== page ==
Proposal panned to inject political party affiliation into voting on legislative races

By: - February 3, 2022 4:33 pm
Floor of the Nebraska Legislature

The floor of Nebraska’s unique Unicameral Legislature. (Rebecca S. Gratz for Nebraska Examiner)

LINCOLN — If public testimony is any guide, a proposal to label candidates for the Nebraska Legislature by their party affiliation isn’t likely to make its way onto the 2022 ballot.

A long line of people, including four former state senators, testified against the idea Thursday, saying it would make the state’s unique, nonpartisan Unicameral Legislature more divisive and partisan, like Washington, D.C., and less responsive to voters.

“This sort of bill is a step in the wrong direction,” said former State Sen. Mike Gloor of Grand Island.

Former Kearney Sen. Galen Hadley, a former Speaker of the Legislature, told a legislative committee that colleagues from other states were often envious of Nebraska’s unique Unicameral.

State Sen. Julie Slama
State Sen. Julie Slama
(Courtesy of Unicameral Information Office)

One reason, he said, was that leadership positions were not dictated by political parties but chosen by the 49 senators, via secret ballot, based on who they thought were the best candidates.

“I don’t think we want to look like Washington, D.C.,” Hadley said.

Sterling Sen. Julie Slama introduced the proposed constitutional amendment, which would remove the clauses that require candidates to be nominated “in a nonpartisan manner” and not be labeled as a Democrat, Republican or independent on the ballot.

Her proposal would require voter approval if advanced by the Legislature. Slama billed it as a “simple transparency measure” that would let voters know the party affiliation of candidates when voting.

She cited a report indicating that Nebraskans have a higher rate of skipping a vote for legislative candidates because voters can’t identify their party affiliation.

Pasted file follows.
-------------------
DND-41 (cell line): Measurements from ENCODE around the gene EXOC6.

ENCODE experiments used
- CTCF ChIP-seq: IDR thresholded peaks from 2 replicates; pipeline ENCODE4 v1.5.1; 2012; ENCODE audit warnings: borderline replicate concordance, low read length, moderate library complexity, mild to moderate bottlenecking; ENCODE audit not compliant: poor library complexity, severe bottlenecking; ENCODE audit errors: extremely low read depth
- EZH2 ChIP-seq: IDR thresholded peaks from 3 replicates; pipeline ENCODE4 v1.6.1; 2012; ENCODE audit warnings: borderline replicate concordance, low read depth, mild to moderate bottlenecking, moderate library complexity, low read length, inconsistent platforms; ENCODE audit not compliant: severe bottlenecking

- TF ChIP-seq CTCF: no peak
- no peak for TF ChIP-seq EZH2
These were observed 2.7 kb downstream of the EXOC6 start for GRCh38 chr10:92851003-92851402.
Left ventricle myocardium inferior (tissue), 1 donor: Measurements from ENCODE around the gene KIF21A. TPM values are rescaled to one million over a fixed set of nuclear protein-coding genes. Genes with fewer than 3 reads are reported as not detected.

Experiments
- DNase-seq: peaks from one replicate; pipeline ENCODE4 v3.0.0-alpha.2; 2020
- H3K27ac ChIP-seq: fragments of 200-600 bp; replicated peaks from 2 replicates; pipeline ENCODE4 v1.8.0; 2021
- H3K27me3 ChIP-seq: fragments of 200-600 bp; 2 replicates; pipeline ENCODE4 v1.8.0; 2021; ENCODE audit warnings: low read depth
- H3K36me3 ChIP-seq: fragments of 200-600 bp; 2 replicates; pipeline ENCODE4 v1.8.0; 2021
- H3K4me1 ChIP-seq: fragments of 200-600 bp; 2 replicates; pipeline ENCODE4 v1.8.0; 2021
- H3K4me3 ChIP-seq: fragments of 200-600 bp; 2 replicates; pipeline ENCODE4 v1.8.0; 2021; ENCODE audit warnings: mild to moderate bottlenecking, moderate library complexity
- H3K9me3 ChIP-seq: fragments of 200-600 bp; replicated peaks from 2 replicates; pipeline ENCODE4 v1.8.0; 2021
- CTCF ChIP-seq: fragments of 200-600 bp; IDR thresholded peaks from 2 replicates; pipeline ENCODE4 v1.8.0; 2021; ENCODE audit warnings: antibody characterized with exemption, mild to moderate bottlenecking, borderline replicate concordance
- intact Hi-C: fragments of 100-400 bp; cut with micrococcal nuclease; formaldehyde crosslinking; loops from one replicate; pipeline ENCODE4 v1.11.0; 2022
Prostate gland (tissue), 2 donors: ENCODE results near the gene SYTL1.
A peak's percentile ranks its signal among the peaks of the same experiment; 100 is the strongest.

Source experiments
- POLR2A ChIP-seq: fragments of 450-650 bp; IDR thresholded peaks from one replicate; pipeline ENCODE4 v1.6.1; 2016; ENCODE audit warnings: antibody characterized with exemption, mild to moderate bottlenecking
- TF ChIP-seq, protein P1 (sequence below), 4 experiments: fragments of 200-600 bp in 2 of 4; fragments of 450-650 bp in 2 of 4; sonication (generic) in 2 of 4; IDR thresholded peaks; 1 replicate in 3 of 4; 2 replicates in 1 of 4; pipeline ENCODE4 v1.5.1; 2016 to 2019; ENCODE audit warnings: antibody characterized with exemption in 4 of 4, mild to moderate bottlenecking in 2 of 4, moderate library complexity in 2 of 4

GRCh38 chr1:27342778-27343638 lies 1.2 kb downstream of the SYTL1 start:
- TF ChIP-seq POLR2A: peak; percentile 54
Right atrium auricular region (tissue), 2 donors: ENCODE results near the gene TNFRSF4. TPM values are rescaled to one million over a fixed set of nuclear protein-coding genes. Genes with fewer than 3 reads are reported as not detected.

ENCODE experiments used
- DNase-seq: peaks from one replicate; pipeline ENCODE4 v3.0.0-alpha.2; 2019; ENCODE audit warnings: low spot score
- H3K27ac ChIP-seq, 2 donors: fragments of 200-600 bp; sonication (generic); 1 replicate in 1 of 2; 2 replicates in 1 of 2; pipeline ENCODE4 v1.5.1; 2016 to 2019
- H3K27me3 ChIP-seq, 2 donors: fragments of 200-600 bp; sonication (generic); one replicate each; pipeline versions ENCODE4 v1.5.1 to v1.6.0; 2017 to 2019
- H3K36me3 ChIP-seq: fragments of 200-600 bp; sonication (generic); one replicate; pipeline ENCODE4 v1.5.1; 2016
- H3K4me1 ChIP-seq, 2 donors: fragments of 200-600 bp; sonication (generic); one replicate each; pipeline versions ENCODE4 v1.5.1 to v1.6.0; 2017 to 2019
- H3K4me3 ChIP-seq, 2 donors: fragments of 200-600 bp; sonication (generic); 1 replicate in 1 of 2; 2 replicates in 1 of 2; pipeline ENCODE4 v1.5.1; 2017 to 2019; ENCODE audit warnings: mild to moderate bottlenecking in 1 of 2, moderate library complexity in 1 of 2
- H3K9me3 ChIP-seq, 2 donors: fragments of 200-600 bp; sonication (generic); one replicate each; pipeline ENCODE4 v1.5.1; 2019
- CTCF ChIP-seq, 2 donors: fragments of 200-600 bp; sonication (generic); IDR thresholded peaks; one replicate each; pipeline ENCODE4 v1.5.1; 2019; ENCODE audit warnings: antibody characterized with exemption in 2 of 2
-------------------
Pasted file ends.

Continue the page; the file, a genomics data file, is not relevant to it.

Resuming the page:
“We owe it to our voters to be honest with them,” Slama said.

The lone person who testified in favor of Legislative Resolution 282CA, Charlotte Ralston of Lincoln, said that the “nonpartisan experiment” had failed and that it was time to end “the charade” that political parties have no influence on state lawmakers.

One opponent of the idea, Westin Miller of the voter rights group Civic Nebraska, said that not listing the political party affiliation of legislative candidates forces voters to learn their views on issues and not just find out if they are Democrats or Republicans.

Opponents of the proposal said it could lead to other, further steps to make the Legislature more partisan.

The Legislature’s Executive Board took no action on the proposal following the public hearing.

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Paul Hammel
Paul Hammel

Senior Reporter Paul Hammel has covered the Nebraska state government and the state for decades. Previously with the Omaha World-Herald, Lincoln Journal Star and Omaha Sun, he is a member of the Omaha Press Club's Hall of Fame. He grows hops, brews homemade beer, plays bass guitar and basically loves traveling and writing about the state. A native of Ralston, Nebraska, he is vice president of the John G. Neihardt Foundation.

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